Made.com plans to cut a third of its staff as it looks for a buyer or investment | Retail industry

Made.com is looking for a buyer or an emergency investment as the struggling online furniture retailer plans to lay off more than a third of its staff to shore up its dwindling cash reserves.

The company, which in July warned of job cuts as increasingly cash-strapped consumers stopped spending on “big-ticket” items, withdrew guidance for the full year as sales plummeted.

Made.com had an average of 673 employees last year, including more than 320 in marketing and product and 290 in management roles, and has instituted a hiring freeze since the start of the year.

It aims to lay off 35% of its workforce – more than 200 people – by the end of next month.

The company, which outperformed on the London Stock Exchange last year, had considered turning to the markets to raise more capital, but now says the dire conditions “do not currently support the raising of sufficient equity capital from public market investors”.

It conducts a strategic review by considering options such as debt financing, finding a strategic investor, selling the company or merging with another business.

“While the group has had several strategic discussions with interested parties, the group is not receiving approaches, nor discussions with any potential bidders, at the time of this announcement,” said the company, which has appointed PwC to handle the strategic review process and sale.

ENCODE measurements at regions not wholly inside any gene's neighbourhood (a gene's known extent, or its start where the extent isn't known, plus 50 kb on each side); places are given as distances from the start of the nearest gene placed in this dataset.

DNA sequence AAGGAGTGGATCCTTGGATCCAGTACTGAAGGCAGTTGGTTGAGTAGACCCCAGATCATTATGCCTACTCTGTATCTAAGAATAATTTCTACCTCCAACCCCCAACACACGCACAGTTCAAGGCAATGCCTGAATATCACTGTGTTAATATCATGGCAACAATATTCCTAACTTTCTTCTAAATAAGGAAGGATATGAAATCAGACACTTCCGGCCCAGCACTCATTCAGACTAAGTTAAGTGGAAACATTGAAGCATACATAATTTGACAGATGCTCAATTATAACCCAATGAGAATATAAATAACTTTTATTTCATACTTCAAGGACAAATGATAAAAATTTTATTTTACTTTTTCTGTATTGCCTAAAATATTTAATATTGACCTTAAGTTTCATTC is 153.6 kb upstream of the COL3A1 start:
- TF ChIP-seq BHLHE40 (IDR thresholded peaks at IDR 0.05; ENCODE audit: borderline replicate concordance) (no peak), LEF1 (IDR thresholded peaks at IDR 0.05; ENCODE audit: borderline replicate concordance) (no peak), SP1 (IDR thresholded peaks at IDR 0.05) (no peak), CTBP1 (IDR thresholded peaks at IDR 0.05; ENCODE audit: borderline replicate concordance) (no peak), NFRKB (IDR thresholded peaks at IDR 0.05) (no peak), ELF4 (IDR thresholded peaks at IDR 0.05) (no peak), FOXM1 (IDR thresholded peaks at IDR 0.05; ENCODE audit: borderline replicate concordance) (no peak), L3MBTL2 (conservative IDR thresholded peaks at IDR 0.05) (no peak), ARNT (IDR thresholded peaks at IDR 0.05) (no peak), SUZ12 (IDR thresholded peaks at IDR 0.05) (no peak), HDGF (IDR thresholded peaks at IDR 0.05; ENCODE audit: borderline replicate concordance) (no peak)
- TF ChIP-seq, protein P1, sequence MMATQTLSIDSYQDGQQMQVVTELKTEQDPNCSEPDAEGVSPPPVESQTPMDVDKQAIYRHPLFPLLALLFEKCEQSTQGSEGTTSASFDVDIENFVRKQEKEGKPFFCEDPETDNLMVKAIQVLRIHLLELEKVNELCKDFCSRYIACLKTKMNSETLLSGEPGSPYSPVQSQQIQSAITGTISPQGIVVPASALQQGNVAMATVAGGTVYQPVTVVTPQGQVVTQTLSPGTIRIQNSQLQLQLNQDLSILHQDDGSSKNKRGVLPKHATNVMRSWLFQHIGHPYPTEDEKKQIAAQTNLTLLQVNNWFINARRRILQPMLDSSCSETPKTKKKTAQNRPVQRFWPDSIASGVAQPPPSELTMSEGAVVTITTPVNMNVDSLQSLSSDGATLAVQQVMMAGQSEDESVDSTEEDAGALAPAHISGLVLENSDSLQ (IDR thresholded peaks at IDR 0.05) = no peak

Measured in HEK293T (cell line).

Shares in Made.com, which has issued three profit warnings this year, have fallen 98% to just 4p since it launched in June 2021. Its market value has fallen from £775m to £15m .

“When Made.com went public, no one would have thought the business would be up for sale 15 months later after a disastrous trading period,” said Russ Mould, investment director at brokerage AJ Bell.

“It floats at a time when people were building their homes having spent so much time indoors during the various quarants. But Made.com quickly fell apart thanks to supply chain problems with customers waiting months for their sofas to be delivered, leading to cancellations and disappointment.

“Then the cost-of-living crisis piece and big-ticket items like a new trilogy were put on the backburner, all contributing to a severe drop in Made.com’s share price and a series of earnings warnings.”

Since the start of the year, the London-based company has implemented measures to try to shore up its finances, including limiting future inventory purchases, implementing a hiring freeze, curbing marketing spending and reducing capital spending.

“In order to further expand the group’s cash corridor, the board has concluded that costs need to be reduced further and has initiated a process to implement additional cost reductions, including a strategic headcount review, within the coming weeks,” Made.com reported.

The company is also consolidating its supply chain in Europe and Vietnam, closing operations in China and reducing warehouse capacity due to lower levels of consumer demand. Customer service will be outsourced to third parties.

“Whatever happens, it looks like existing shareholders could be wiped out or left with a mere fraction of their initial investment,” Mold said.

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